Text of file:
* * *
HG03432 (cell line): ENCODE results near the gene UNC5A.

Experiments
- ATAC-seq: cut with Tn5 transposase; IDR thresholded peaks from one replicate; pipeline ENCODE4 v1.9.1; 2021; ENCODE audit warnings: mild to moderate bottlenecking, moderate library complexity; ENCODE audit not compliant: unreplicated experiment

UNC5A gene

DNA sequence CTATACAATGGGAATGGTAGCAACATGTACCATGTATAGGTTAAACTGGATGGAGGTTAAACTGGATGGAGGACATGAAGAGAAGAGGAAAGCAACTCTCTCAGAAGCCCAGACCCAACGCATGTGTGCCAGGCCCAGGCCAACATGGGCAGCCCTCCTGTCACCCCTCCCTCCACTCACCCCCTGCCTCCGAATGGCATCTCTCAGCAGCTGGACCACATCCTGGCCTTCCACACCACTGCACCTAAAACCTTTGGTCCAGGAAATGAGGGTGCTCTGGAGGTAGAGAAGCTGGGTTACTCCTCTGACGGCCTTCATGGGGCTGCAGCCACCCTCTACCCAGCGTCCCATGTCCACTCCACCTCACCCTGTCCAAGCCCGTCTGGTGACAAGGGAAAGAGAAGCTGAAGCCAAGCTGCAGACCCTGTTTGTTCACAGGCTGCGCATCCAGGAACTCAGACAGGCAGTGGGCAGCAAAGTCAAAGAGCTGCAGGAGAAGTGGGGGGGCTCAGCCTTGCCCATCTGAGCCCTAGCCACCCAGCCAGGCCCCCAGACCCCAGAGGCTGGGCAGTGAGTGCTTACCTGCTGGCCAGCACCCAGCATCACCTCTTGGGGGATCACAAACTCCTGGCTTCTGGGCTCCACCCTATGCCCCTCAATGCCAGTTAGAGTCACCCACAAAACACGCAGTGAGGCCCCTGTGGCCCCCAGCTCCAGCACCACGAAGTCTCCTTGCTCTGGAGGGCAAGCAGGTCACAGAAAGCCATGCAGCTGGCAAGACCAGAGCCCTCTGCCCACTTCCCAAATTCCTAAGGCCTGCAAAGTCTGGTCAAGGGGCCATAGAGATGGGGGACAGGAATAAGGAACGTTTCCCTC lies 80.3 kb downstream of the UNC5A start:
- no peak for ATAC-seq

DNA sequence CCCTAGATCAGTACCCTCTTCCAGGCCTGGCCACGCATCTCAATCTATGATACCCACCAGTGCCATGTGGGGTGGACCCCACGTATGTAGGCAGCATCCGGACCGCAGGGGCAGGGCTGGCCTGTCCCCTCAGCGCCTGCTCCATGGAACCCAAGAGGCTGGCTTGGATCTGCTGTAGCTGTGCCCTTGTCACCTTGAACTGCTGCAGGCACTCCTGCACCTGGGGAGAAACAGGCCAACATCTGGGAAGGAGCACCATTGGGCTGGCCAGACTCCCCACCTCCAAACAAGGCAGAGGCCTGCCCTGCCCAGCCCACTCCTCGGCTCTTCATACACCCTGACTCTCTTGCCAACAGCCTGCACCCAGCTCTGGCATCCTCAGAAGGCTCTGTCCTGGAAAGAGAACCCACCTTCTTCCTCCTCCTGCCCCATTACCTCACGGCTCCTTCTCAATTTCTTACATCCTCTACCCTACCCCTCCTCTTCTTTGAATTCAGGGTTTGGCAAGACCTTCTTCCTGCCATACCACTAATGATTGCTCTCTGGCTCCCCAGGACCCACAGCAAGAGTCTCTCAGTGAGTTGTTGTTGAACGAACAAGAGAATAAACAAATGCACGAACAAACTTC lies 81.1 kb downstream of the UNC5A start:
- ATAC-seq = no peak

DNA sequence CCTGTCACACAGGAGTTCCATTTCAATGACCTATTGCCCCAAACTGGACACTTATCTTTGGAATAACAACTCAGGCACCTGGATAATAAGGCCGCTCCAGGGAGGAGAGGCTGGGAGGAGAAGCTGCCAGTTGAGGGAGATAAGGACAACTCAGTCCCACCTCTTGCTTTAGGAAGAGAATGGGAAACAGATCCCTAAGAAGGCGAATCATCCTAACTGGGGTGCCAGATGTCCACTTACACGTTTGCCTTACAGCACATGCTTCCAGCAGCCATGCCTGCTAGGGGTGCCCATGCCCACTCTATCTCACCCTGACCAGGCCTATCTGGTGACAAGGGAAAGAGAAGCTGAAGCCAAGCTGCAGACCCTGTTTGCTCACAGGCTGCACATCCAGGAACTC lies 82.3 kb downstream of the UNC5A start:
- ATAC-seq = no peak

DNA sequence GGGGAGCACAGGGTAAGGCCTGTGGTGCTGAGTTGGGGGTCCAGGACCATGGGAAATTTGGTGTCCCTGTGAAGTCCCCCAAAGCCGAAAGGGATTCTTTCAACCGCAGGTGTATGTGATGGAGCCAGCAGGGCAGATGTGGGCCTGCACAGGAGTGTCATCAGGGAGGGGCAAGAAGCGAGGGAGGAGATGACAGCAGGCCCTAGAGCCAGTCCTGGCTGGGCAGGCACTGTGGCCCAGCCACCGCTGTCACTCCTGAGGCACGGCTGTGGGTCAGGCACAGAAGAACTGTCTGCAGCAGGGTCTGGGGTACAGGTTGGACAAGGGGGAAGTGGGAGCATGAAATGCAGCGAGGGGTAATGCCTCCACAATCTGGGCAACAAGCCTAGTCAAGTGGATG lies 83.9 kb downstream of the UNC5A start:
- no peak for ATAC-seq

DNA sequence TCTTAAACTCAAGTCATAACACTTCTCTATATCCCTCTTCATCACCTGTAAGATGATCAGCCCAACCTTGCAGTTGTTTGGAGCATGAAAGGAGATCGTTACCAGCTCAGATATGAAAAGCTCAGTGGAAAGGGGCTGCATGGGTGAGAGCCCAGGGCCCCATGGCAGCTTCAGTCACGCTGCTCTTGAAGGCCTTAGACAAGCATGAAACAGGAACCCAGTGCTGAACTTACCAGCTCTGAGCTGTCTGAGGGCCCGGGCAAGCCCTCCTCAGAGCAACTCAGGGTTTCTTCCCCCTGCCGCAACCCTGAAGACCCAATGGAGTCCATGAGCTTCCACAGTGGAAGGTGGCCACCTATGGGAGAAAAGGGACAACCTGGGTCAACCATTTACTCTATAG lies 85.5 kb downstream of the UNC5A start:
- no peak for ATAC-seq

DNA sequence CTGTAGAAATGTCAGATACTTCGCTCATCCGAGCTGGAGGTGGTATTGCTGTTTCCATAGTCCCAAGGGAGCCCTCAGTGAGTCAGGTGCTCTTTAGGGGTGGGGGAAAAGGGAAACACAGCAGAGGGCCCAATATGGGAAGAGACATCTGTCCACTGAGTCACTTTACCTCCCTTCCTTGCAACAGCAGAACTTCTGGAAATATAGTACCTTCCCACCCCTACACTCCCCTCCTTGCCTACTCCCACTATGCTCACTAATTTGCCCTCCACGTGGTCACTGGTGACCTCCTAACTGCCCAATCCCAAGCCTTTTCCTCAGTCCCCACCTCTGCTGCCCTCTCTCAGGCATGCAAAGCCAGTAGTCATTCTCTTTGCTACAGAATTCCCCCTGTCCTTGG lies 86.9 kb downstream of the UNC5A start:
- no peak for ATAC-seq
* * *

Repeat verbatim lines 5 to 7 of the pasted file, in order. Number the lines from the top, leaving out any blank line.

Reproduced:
DNA sequence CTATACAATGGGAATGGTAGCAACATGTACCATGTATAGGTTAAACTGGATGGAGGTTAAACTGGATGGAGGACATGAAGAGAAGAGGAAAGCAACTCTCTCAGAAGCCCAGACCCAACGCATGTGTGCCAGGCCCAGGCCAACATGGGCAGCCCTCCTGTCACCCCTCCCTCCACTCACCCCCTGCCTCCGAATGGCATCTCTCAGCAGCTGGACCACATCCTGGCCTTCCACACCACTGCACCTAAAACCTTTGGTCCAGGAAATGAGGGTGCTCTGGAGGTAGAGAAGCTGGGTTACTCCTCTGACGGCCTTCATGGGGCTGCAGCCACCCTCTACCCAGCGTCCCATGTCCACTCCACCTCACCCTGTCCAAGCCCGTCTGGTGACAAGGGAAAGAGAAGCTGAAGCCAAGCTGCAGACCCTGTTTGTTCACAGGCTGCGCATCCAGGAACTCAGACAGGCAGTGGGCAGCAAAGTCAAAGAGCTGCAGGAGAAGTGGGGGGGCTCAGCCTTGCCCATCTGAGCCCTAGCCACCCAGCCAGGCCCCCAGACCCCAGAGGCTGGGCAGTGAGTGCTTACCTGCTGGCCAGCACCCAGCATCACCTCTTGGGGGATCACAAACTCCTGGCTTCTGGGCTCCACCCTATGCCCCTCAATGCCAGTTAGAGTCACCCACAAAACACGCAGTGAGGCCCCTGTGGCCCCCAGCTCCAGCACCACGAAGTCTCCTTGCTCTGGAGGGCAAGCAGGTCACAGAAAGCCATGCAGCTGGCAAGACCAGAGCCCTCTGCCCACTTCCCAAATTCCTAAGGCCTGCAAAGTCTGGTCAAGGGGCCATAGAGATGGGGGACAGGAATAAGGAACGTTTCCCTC lies 80.3 kb downstream of the UNC5A start:
- no peak for ATAC-seq

DNA sequence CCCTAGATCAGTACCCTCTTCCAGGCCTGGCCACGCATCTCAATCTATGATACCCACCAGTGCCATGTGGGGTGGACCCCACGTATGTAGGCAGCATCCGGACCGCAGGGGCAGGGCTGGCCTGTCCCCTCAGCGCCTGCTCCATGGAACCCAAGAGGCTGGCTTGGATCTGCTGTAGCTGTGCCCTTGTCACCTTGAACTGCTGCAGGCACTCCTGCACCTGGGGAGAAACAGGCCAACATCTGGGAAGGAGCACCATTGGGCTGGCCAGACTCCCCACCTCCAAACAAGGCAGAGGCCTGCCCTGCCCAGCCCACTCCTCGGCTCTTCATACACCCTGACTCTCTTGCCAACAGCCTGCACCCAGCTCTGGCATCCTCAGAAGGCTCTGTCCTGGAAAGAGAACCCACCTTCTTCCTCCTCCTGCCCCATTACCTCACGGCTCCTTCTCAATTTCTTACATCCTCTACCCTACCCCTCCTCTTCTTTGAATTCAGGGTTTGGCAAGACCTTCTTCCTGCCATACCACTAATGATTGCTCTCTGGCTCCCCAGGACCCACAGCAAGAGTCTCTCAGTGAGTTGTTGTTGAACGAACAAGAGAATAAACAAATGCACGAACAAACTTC lies 81.1 kb downstream of the UNC5A start: